May 24th, 2021 Taxloopholes.com Advisor
As a business coach for over twenty five years, I have pretty much seen and heard it all. But today, I wanted to talk about something that I see more and more in the business community, and why it’s a sign that there is a problem in your business.
Let me begin by setting the scene.
You and I scheduled our first coaching session together two weeks prior. We have been in contact, exchanged emails and shared preliminary information about your business, your challenges and your victories. And it is now time to set aside an hour to work together on the most pressing issues within your business. I review my notes and log into our video conferencing platform.
You arrive on time, and we begin the coaching session.
Five minutes in, your phone rings. You apologize (looking flustered) and step away from the computer for a second to take the call. A few minutes pass and you join the session again, looking distracted. We pick up where we left off, only to be interrupted again a few minutes later with a text from your assistant asking where a file is in the office. And the cycle continues for the remainder of our coaching session.
A customer wanted to get a quote on some new widgets….
Your marketing manager had an idea for a new campaign…
Your accountant had a question about a receipt from your last business trip….
I have seen this before, and when I ask you about the abundance of interruptions you say:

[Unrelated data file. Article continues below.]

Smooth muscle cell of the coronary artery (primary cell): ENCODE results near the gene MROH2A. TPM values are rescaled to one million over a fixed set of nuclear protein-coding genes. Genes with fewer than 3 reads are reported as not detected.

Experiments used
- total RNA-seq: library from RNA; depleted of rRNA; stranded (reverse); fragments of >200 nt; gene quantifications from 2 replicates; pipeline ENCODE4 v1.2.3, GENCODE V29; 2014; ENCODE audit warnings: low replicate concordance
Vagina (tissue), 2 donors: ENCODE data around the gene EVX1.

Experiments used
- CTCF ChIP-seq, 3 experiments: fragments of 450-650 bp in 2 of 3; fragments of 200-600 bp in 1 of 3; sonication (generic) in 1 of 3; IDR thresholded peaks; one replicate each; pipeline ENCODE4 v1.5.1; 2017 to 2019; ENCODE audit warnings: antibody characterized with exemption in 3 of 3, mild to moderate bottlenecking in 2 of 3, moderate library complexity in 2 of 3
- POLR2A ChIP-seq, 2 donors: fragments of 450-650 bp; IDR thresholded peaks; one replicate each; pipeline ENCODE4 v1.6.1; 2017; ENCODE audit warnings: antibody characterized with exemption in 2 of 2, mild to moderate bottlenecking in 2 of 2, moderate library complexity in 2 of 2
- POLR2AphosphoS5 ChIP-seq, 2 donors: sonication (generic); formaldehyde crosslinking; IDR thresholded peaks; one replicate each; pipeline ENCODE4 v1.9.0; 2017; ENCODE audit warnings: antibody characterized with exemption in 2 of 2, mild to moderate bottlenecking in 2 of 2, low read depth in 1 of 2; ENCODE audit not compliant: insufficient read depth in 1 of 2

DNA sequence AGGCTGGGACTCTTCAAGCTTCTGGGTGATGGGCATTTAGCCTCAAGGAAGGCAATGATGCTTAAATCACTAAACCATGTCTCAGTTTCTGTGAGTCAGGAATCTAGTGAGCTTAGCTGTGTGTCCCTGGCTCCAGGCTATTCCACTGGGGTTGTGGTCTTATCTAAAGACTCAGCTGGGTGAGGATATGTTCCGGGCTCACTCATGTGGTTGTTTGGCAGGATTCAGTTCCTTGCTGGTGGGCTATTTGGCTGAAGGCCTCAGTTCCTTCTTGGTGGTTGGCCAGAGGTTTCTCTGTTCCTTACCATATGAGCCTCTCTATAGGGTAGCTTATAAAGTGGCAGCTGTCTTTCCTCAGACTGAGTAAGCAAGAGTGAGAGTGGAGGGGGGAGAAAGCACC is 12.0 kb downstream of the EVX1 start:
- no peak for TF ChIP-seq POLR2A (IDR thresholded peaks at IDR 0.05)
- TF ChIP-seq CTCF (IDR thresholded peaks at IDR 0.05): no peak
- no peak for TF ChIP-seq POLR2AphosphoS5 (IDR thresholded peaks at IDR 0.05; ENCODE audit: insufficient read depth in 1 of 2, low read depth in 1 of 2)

As in, “If I’m not accessible and on top of texts, emails, and voicemails constantly, my business might implode.”
No. Sure at one time or for short periods, you may need to be available and on top of things, but if this has become a permanent state of affairs then that means you the business owner have a fundamentally weak business, likely due to a real lack of systems, trained team, and strong internal controls. And this in turn is usually caused by an owner who is afraid of letting go of “control” or an owner who just has never learned how to build his or her company a better way.
You want your team to have the authority to get tasks done without running everything past you. You want them to take the initiative and have the discretion to make decisions and get valuable work done without you being the limiting factor that slows the business down.
At the same time, you want to ensure that the business is protected–that the right things are getting done, at the right time, and hence producing the right results. Your business must be confident that resources are focused on what matters most, and that simple mistakes that can and should easily be avoided, are.
For example, you might formalize how you give team members levels of decision-making authority that aligns with their experience and the degree of consequence if they decide poorly.
Or you might institute weekly reporting of key indicators that help your team monitor performance and trends and proactively respond to changes in your business.
Or you might introduce a key checklist that your operations team follows to make sure they don’t miss a simple step in the process.
However you decide to do it, the key is to give your team the tools and systems needed to run the business without you. So that you can spend your hour with me (or a key client, investor, key hire etc…) in peace.